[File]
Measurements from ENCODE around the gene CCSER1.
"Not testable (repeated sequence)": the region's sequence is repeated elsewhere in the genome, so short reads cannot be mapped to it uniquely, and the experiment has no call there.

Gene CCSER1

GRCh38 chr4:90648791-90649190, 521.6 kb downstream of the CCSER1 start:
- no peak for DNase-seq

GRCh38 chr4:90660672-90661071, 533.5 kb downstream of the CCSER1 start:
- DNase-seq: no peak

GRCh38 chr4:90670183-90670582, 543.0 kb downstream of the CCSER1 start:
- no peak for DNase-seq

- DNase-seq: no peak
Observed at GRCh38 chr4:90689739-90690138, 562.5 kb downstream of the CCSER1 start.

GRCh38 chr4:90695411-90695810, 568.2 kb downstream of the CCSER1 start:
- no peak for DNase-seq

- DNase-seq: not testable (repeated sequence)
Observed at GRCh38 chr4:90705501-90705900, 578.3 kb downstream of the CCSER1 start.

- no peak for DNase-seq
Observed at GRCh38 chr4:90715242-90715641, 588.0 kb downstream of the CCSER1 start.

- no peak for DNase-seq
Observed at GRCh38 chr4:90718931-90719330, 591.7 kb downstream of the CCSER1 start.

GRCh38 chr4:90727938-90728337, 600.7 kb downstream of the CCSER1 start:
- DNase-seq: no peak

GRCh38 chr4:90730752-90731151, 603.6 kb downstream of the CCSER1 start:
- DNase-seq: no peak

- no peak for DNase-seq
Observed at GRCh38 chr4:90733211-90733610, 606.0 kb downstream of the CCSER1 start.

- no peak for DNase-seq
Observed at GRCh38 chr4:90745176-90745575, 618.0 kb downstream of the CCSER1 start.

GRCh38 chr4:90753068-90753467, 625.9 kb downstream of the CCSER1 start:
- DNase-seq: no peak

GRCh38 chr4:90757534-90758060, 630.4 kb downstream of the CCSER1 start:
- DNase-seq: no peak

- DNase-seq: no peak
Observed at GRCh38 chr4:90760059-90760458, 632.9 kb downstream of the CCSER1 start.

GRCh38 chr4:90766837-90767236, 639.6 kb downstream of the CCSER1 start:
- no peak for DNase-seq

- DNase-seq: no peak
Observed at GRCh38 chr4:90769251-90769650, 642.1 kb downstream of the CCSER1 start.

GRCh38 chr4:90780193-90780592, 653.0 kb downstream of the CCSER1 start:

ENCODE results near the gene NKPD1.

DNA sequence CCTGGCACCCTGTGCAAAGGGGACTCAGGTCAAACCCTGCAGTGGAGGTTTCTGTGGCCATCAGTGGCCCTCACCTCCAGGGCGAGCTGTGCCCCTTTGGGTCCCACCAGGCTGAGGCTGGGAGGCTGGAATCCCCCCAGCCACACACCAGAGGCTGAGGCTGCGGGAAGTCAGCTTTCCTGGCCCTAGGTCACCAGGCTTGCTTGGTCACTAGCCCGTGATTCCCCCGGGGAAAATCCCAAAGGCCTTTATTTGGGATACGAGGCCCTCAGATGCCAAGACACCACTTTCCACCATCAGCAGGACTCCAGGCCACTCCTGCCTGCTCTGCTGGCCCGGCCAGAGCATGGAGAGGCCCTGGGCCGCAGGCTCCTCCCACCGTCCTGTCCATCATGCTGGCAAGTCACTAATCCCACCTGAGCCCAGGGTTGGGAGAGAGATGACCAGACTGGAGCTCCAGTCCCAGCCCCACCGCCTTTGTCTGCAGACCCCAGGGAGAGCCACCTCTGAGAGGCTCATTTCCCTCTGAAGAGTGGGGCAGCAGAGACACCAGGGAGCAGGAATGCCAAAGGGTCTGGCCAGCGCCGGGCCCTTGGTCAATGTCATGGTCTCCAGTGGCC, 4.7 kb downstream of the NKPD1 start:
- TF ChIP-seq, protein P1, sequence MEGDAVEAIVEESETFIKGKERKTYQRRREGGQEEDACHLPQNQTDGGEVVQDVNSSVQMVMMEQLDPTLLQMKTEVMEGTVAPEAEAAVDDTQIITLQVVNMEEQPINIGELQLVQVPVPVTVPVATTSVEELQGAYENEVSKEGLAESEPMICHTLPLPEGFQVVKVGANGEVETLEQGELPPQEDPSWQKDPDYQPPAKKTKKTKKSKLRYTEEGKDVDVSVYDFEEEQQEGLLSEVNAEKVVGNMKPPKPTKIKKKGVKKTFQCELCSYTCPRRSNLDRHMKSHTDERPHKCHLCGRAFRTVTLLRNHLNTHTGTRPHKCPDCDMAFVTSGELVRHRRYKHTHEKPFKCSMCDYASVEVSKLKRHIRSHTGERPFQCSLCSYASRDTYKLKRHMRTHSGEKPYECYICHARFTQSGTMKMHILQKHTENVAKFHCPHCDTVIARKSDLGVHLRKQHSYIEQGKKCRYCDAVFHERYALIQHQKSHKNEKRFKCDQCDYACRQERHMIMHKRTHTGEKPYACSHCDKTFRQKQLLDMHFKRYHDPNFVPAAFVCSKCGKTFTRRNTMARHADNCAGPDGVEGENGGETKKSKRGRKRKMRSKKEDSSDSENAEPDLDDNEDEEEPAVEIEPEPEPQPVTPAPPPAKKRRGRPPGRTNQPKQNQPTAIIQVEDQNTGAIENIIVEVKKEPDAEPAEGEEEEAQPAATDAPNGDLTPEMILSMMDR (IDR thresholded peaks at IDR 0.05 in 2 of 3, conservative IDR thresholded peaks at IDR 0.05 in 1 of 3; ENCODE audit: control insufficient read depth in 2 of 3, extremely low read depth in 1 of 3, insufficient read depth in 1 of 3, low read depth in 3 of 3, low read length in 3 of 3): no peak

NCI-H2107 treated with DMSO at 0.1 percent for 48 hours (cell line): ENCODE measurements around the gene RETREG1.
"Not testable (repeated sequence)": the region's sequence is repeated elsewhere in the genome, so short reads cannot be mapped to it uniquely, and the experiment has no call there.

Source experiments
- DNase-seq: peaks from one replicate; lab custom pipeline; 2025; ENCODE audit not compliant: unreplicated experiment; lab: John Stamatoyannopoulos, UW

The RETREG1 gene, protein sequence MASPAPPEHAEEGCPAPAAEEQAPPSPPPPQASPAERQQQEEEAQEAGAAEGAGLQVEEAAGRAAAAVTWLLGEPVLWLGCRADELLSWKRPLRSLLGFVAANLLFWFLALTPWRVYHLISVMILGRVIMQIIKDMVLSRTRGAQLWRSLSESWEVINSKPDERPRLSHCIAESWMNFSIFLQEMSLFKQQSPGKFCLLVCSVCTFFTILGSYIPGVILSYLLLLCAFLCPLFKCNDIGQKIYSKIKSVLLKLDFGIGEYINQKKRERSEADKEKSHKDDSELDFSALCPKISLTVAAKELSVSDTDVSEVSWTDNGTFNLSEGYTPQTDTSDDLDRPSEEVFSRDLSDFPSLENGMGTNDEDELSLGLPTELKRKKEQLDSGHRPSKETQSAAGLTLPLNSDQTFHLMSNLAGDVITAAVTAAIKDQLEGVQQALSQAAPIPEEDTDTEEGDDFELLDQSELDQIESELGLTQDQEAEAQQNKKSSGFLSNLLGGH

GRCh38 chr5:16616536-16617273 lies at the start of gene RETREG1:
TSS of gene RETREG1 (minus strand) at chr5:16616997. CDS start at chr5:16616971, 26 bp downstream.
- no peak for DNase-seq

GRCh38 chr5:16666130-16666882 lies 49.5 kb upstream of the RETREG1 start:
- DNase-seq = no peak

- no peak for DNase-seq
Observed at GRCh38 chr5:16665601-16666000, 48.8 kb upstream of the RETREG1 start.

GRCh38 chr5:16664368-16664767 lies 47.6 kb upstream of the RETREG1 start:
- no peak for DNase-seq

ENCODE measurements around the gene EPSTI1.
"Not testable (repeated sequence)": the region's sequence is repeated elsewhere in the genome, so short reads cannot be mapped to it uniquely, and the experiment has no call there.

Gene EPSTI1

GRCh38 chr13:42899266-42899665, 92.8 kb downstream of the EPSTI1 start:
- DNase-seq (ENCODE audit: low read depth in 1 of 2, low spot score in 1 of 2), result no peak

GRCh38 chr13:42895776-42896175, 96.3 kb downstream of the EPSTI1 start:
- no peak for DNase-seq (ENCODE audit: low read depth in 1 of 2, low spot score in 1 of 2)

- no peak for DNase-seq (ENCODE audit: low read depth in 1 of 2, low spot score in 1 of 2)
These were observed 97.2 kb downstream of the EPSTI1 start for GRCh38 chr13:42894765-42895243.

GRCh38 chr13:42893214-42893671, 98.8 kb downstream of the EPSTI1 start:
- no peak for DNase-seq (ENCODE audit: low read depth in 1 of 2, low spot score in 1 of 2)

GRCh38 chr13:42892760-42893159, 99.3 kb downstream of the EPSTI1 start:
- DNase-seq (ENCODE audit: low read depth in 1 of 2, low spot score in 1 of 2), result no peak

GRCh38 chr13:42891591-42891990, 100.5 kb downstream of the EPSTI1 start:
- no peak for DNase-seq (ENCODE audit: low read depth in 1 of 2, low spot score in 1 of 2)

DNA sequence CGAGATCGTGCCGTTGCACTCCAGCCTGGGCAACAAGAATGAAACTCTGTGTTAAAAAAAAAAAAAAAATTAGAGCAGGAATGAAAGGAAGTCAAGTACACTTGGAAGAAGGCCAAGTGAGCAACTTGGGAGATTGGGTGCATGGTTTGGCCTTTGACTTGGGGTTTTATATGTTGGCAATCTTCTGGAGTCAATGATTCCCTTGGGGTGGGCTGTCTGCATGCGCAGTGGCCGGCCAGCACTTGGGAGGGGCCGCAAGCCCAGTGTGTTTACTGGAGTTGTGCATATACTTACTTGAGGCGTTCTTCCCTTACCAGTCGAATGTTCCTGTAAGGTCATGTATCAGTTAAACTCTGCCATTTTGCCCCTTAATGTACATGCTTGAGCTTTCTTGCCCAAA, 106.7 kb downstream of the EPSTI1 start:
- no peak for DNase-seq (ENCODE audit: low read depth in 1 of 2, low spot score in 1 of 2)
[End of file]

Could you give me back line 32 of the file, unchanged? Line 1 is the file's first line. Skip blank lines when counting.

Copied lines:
- DNase-seq: no peak